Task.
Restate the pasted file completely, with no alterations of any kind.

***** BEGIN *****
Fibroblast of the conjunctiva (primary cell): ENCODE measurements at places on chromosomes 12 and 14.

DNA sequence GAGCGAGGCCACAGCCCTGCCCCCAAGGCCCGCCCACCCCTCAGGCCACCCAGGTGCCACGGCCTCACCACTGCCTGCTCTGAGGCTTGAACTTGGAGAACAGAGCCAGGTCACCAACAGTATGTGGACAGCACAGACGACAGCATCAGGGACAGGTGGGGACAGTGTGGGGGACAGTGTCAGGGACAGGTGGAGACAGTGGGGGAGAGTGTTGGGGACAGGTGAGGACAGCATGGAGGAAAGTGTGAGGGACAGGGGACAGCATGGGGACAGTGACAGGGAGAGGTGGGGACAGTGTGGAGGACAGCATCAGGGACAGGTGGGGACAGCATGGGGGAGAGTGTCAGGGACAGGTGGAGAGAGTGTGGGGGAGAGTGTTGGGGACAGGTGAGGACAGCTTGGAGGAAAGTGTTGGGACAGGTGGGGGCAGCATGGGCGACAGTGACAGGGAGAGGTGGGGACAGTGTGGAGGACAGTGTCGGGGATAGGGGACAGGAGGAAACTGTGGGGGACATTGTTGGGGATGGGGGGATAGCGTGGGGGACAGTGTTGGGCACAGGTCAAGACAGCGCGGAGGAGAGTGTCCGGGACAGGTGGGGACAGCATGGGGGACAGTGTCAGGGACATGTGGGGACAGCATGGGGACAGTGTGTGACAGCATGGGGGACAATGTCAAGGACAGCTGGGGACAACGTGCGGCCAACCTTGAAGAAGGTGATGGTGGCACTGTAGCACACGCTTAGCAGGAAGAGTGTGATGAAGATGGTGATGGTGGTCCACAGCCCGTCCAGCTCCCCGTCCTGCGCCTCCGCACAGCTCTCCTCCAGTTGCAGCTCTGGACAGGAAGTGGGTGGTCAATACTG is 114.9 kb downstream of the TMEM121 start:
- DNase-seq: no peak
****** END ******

Fibroblast of the conjunctiva (primary cell): ENCODE measurements at places on chromosomes 12 and 14.

DNA sequence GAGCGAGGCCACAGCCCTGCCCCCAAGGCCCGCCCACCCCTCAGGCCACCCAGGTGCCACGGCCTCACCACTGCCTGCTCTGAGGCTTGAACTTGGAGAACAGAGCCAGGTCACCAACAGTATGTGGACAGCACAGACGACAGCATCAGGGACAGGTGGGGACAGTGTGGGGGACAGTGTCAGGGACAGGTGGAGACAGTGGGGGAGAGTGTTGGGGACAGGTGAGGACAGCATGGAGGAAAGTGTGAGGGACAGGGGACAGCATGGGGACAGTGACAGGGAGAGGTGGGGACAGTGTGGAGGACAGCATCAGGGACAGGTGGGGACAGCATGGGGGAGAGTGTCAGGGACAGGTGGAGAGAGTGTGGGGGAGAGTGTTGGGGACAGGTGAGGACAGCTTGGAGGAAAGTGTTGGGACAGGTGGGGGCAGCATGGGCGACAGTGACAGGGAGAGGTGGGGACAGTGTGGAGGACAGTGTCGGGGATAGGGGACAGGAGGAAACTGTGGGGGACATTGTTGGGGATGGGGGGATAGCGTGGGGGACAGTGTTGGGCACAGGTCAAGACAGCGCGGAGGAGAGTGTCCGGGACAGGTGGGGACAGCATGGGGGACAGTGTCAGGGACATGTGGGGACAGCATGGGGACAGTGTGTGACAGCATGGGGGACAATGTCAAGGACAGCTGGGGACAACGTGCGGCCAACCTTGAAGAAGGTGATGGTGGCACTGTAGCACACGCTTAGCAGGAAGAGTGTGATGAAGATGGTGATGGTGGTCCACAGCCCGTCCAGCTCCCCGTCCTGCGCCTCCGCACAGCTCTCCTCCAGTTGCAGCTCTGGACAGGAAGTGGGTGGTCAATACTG is 114.9 kb downstream of the TMEM121 start:
- DNase-seq: no peak